TELOSscope: The Telos Press Blog

Review of Piccone and Kondylis

Panajotis Kondylis, Machtfragen. Ausgewählte Beiträge zu Politik und Gesellschaft, ed. Volker Gerhart (Darmstadt: Wissenschaftliche Buchgesellschaft, 2006). Paul Piccone, Confronting the Crisis: Writings of Paul Piccone, ed. Gary Ulmen (New York: Telos Press, 2008).

There are two main reasons for pairing these posthumously published essays of Paul Piccone (1940–2004) with those of Panajotis Kondylis (1943–1998). One, both of these authors, who died in the last few years, were my friends, whose lives moved along much the same general trajectory as my own. None of us could be described as an academic luminary; although neither Paul, who mentored later successful professors, nor Panajotis, who called himself a “Privatgelehrter,” periodically associated with Heidelberg and the University of Athens, had as close an association as I’ve had with a long-term academic post. These brilliant social thinkers spent their lives on the edge of a university world that would have benefited greatly if they had been linked to it in appropriately high places.

This description would also apply to Gary Ulmen, who helped introduce me to these other friends. A distinguished Schmitt scholar and a onetime close associate of the famous Sinologist Karl A. Wittfogel, Gary was a longtime guiding spirit of Telos together with Paul and a small circle of their associates. He also edited and introduced this anthology as a tribute to his deceased friend, a gesture that he might also have performed for Kondylis, whom he got to know at Heidelberg. Although to my knowledge Gary has never belonged to the faculty at Columbia, he has lived for decades on Riverside Drive, near the university campus, when he is not in Europe. His apartment is in a building reserved for and largely inhabited by Columbia professors. No one has ever questioned Gary’s right to be there, as an extremely, productive, polyglot scholar, who may have published more than anyone else in his building.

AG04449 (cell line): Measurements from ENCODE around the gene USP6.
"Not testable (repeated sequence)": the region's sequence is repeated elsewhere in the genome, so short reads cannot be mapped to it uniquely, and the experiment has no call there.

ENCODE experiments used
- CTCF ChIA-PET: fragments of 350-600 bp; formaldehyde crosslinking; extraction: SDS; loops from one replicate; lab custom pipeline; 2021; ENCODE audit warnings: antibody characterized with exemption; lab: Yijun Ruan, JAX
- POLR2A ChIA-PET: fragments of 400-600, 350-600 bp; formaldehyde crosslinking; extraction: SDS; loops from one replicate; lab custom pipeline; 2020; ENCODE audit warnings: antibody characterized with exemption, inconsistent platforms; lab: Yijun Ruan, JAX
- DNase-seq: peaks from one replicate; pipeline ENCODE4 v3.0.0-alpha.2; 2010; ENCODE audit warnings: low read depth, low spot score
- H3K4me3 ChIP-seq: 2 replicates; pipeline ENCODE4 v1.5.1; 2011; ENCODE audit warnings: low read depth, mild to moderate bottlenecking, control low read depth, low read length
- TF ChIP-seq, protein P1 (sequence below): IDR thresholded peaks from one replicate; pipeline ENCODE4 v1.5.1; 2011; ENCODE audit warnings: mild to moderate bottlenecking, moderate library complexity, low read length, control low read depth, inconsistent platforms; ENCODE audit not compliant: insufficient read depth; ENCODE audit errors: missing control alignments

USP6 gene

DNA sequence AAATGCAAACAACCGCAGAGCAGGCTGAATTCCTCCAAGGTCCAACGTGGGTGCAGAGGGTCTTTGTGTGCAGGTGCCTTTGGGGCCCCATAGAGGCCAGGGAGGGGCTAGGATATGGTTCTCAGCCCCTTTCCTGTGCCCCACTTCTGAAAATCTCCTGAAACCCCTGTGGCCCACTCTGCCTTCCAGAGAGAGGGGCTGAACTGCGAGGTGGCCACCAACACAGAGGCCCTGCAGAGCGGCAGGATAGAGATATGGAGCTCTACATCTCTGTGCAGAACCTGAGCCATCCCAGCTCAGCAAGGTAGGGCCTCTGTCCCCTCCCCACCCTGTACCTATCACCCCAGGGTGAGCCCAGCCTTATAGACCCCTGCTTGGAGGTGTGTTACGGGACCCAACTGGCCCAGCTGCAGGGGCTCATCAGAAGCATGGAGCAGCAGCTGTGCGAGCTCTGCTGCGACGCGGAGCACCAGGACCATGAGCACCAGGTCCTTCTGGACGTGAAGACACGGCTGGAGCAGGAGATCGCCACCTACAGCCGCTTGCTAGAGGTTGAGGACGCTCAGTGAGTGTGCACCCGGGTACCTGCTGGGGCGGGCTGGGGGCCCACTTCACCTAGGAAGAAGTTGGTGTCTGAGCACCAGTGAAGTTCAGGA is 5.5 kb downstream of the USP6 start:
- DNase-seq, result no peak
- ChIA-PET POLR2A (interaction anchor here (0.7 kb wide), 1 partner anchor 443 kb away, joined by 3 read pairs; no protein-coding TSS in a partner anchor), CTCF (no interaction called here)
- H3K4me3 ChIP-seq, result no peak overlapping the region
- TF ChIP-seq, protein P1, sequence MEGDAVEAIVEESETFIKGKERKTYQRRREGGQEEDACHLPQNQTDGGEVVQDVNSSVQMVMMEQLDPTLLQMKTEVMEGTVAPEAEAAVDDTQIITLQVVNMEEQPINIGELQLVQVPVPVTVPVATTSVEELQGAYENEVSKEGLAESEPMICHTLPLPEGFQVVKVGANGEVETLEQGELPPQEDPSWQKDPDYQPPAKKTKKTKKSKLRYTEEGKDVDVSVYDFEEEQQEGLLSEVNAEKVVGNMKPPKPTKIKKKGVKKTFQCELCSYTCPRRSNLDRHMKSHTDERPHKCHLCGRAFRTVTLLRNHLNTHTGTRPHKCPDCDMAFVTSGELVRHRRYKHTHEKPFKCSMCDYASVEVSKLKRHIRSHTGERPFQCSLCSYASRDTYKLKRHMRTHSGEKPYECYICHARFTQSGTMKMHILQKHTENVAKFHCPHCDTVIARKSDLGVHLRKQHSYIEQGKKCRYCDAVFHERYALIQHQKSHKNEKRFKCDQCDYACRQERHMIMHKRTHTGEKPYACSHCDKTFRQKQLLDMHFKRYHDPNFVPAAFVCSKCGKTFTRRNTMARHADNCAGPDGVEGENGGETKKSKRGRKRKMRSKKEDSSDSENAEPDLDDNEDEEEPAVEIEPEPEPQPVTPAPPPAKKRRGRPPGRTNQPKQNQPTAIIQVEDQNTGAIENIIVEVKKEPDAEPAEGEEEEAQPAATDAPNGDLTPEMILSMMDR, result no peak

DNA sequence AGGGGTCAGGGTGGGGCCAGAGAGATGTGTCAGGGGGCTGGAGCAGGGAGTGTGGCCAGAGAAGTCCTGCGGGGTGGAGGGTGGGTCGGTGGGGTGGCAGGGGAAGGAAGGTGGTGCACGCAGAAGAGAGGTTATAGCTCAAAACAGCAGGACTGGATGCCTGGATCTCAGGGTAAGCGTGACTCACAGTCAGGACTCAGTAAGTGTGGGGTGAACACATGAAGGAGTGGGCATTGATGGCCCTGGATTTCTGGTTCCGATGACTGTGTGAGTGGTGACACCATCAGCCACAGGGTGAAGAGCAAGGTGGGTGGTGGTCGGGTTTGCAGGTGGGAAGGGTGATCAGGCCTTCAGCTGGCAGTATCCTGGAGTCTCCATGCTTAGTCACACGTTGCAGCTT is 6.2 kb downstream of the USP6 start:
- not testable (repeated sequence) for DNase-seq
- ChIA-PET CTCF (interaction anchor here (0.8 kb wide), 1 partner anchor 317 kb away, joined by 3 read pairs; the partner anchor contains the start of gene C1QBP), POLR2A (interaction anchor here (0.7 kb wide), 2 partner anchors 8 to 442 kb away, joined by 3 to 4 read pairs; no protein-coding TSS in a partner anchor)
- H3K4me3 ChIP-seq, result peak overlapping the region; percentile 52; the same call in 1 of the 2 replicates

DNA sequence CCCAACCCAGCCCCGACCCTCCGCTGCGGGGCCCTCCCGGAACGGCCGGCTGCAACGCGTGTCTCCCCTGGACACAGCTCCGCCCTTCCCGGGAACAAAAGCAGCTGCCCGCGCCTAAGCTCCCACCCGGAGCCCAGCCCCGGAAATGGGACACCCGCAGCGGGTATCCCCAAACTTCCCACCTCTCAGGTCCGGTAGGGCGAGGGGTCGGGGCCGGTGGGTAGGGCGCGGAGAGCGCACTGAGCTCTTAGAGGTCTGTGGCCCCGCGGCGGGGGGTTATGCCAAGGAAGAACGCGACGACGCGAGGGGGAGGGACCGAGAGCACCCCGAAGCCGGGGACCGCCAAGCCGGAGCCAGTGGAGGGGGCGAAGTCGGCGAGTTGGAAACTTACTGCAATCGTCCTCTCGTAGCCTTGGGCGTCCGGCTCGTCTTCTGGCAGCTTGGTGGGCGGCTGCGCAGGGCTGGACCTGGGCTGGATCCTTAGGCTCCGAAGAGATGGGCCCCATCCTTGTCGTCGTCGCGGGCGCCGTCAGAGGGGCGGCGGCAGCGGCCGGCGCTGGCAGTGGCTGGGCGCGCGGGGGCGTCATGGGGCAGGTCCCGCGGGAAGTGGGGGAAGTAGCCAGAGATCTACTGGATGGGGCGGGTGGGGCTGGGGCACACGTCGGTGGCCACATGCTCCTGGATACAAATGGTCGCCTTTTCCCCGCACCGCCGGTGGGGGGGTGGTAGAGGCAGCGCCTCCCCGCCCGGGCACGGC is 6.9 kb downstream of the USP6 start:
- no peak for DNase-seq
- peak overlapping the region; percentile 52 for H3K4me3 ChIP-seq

Two, Piccone and Kondylis both represented a thankless persuasion but one that has imprinted my own thought and work. They were historicists, who focused on shifting power relations and on the way these relations were influenced by acts of human will. Neither thinker found much permanence in the flux of human events, except for the constant elements in human nature, and the possibility of unmasking political ideologies. Although both, and perhaps more defiantly the upper-class Greek Kondylis, who came from a strongly anti-Communist military family, had started out as Marxists, they each moved dramatically away from their early position and, perhaps without fully admitting it, toward the right. Both illustrate an observation that I had made long before knowing these figures, about James Burnham in The Search for Historical Meaning. There are some thinkers, e.g., Sidney Hook, who never left the Left but also never became real Marxists; there are also those, like James Burnham and to a lesser degree Will Herberg, who were never inwardly on the left but who once called themselves Marxist-Leninists.